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Reflecting on Workers’ Memorial Day 2024

Honoring the Fallen: Reflecting on Workers’ Memorial Day

Workers Memorial Day

Workers’ Memorial Day is recognized on April 28 to highlight the importance of occupational health and safety. This day is also the commemoration of the workers who perished because of workplace hazards and a call to have better workplaces.

Today, the situation is alarming because the number of work-related deaths is increasing. This is proof that safety measures are still not sufficient. These tragedies are prevalent in many industries, with the construction sector being the top contributor to deaths from falls from heights and manufacturing floors having a majority of accidents from machinery-related injuries.

The same type of risks associated with the agriculture industry can be attributed to many workers: machines, chemicals, and extreme weather conditions. Likewise, frontline staff in healthcare services are exposed to both physical and psychological burdens during the COVID-19 Pandemic.

Workplace Safety And Memorial Day

Workers’ Memorial Day is not only a memorial commemoration of the fallen heroes but also a part of the bigger picture that is aimed at creating a safe and healthy working environment. It shows clearly the fact that the cost of safety is an increase in expenses and that the life of a human being is the most important one for everyone.

Therefore, safety is the most important priority that employers and employees should focus on. Through the study of history, we can make a future in which fatalities and injuries at work are heavily reduced, if not completely eliminated. This day reminds us that no employee should go home injured at the end of the day and that ensuring workplace safety is a concern for everyone.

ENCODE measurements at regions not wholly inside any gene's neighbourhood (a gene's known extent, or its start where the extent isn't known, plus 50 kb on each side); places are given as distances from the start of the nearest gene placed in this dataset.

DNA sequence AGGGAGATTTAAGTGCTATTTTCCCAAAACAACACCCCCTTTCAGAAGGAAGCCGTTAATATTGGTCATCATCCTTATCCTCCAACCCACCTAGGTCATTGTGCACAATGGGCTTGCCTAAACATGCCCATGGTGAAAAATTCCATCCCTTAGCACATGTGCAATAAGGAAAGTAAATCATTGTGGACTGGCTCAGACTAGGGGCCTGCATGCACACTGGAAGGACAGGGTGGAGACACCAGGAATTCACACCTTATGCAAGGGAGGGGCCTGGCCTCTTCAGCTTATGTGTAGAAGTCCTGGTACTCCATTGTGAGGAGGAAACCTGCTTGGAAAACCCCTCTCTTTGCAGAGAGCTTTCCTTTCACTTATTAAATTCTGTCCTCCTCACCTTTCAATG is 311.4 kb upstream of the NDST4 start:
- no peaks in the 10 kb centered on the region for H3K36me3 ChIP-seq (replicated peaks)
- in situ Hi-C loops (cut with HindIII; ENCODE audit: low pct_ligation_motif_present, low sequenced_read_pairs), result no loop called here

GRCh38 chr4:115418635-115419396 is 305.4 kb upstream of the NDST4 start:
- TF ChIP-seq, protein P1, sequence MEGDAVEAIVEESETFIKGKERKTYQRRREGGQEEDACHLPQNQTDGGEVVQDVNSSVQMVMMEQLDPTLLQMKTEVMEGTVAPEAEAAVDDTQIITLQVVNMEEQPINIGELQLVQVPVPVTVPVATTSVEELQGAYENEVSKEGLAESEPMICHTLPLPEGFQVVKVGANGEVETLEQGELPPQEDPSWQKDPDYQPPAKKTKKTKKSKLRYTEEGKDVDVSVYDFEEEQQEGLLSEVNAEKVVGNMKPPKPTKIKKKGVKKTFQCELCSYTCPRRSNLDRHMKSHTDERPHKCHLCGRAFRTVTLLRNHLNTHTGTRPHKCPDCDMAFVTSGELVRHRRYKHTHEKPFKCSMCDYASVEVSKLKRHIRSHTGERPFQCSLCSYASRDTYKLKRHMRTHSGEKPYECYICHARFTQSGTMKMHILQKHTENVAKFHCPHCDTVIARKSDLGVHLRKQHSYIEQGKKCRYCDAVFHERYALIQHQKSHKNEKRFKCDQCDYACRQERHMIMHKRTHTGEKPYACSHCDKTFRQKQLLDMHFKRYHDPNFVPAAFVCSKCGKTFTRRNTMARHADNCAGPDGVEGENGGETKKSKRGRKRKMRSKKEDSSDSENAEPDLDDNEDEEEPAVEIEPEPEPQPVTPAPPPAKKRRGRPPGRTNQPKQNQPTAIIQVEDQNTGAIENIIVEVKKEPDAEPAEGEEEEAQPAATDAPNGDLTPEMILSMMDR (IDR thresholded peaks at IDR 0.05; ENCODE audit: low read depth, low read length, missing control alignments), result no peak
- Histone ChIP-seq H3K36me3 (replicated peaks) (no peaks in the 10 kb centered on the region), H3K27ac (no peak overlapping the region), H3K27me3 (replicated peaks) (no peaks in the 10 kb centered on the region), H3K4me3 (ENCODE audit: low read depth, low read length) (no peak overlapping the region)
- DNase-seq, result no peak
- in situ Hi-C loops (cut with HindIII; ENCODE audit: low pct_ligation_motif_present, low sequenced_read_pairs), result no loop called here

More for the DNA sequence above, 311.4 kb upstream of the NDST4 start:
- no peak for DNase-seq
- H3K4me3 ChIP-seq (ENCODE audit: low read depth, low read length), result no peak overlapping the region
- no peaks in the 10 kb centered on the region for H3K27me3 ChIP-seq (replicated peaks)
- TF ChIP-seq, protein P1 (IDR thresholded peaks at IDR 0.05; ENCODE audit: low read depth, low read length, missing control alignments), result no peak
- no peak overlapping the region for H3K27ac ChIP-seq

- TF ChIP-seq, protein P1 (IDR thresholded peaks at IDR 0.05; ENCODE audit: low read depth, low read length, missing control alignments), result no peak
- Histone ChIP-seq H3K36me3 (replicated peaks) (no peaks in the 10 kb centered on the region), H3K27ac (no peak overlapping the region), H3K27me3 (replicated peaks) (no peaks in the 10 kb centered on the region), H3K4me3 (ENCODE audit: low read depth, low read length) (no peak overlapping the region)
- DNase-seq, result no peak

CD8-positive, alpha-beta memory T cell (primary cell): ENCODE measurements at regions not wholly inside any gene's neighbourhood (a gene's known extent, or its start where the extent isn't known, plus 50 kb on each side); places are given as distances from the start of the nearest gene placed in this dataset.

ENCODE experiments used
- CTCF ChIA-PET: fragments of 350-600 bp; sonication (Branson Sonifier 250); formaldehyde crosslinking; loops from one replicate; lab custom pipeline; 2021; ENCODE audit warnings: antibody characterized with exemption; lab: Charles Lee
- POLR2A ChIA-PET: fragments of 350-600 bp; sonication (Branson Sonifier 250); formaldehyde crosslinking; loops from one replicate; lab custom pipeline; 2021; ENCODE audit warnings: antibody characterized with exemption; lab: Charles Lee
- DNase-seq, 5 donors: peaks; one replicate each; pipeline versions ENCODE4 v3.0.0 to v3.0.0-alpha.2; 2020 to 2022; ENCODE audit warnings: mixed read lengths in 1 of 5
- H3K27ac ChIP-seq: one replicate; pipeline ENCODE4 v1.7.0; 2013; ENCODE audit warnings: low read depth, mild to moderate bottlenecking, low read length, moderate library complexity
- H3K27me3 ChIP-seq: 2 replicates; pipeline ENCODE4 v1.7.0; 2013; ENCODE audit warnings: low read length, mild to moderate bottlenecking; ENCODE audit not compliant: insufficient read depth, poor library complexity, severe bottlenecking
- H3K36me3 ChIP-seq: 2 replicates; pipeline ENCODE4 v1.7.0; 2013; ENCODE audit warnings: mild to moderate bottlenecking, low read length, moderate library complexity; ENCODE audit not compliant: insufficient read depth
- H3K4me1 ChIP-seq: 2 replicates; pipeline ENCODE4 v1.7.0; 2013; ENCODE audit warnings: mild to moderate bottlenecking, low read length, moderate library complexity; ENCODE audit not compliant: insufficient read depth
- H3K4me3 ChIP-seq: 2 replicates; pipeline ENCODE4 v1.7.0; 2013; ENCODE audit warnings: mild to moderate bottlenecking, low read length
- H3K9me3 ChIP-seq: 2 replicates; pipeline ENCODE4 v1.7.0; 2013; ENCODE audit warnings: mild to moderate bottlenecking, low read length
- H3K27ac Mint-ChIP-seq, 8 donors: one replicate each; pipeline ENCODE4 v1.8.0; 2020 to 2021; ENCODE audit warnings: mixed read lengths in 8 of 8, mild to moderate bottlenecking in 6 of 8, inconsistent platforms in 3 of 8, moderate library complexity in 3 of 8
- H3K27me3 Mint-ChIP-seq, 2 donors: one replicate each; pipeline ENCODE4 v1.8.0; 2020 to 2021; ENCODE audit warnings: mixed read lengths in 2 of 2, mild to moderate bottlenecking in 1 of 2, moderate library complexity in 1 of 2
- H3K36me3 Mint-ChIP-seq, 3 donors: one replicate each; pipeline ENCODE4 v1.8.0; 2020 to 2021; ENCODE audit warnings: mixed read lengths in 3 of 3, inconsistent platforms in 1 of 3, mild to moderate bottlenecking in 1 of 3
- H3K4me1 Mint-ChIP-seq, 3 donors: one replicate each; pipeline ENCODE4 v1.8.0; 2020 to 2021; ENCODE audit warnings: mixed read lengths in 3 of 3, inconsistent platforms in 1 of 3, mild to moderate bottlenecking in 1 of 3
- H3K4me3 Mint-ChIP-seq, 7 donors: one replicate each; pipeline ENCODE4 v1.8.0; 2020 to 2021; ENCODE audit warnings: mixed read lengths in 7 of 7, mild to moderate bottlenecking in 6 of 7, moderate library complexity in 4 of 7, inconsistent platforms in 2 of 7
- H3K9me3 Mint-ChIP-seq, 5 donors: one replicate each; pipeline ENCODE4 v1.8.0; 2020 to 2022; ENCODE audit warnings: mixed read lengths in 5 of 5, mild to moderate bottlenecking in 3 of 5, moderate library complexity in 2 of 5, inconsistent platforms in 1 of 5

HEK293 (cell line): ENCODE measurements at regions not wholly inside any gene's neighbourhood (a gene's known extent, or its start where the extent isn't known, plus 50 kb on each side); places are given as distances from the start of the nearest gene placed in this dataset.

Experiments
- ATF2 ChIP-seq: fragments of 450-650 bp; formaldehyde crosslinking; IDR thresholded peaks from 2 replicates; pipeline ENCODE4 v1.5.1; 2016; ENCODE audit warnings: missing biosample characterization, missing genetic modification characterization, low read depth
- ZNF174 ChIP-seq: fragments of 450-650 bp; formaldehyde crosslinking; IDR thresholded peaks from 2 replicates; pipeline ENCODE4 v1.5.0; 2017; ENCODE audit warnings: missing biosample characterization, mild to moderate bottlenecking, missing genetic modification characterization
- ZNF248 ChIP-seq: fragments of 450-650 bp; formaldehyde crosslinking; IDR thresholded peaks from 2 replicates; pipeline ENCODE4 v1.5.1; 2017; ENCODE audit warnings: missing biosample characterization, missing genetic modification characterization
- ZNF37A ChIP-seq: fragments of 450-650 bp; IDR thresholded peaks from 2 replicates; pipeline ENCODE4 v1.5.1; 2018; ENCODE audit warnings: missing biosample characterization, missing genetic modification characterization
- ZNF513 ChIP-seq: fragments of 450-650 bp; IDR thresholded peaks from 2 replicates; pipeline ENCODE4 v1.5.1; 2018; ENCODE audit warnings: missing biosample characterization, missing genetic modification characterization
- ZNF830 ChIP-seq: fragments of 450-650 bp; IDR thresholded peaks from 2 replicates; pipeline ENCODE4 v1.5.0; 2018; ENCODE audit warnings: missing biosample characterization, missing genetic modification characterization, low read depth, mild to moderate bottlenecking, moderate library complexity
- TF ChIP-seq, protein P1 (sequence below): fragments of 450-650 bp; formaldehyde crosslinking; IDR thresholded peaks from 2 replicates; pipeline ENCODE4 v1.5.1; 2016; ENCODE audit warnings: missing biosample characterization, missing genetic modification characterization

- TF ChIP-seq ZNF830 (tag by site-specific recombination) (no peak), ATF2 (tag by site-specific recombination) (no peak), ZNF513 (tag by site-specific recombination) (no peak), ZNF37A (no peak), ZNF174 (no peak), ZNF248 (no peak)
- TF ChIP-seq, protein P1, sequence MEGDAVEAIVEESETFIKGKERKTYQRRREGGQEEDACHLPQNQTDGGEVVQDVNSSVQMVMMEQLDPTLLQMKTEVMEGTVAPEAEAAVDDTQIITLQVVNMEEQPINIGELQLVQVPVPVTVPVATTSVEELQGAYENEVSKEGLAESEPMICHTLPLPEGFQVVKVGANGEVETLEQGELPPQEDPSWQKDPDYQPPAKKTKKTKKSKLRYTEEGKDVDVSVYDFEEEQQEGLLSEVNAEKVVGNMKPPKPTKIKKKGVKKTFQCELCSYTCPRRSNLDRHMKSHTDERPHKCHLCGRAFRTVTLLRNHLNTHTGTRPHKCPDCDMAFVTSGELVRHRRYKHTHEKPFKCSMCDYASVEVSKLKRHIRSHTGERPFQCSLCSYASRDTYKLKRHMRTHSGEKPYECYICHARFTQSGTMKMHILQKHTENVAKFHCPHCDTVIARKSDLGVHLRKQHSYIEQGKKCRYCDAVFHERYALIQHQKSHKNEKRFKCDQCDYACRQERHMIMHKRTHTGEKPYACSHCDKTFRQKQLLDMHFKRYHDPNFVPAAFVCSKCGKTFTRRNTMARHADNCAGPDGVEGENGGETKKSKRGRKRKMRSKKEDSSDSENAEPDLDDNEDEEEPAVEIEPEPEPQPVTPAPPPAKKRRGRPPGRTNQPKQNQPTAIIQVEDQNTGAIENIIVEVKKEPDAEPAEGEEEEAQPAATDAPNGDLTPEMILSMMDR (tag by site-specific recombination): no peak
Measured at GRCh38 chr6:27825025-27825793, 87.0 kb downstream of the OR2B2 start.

Background Of The Workers’ Memorial Day

Workers’ Memorial Day, which was started on April 28th, has its roots in the response of the labor movement to workplace hazards in the United States in the early 1970s. Its founding closely followed the establishment of OSHA (Occupational Safety and Health Administration) in 1971, at a time when there was increased awareness and activism for workers’ safety and health rights. By 1989, AFL-CIO had officially set aside a day to honor those who suffer or die due to work conditions.

This day is of much importance because it was on this very day that OSHA began its journey, marking a turning point in the history of occupational safety advocacy. Workers’ Memorial Day has evolved from an internal event into one that is globally recognized because of ILO’s global influence making it so. This is proof of a global commitment to providing safe working conditions everywhere.

osha fatalities report

Recent Workplace Fatalities: A Grim Reality

The latest deaths of workers in various occupations tell us that the problem of safety at work is still a major one, even though there are better safety gear and rules now. These sad events keep reminding us that the risk still exists for the workers.

Looking into these specific cases, we need to consider the individuals who lost their lives while simply doing their jobs. Their stories motivate us to make every workplace a safer place for all.

According to OSHA’s fatalities report, following is the list of the 20 most recent workplace fatalities.



Cause of Death

1. Sarah Scott Snowmobile crash
2. Ahmad Alibrahim Shot by a customer
3. Jeremiah Purches Crushed by an air compressor
4. Joshua Villa Hit by a truck
5. Tyler Webb Drowned in a pond
6. Darren Lee Baddley Hit by a falling crane boom
7. Frank Ingram Run over by a car
8. Carmen Maria Hernandez Ruiz Charron Fell from a mezzanine
9. Adriana Alvarez Died in an explosion while mixing primer
10. Humberto Jeronimo Carrillo Hit by a falling tree limb
11. Bryan Leo Rodriguez Run over by a garbage truck
12. Shad Palmer Electrocuted while fixing a dishwasher
13. Adrian Guerrero Miranda Hit by a falling tree
14. Jacob Moler Killed in a tire roller accident
15. Harvey Snider Hit with a falling tree limb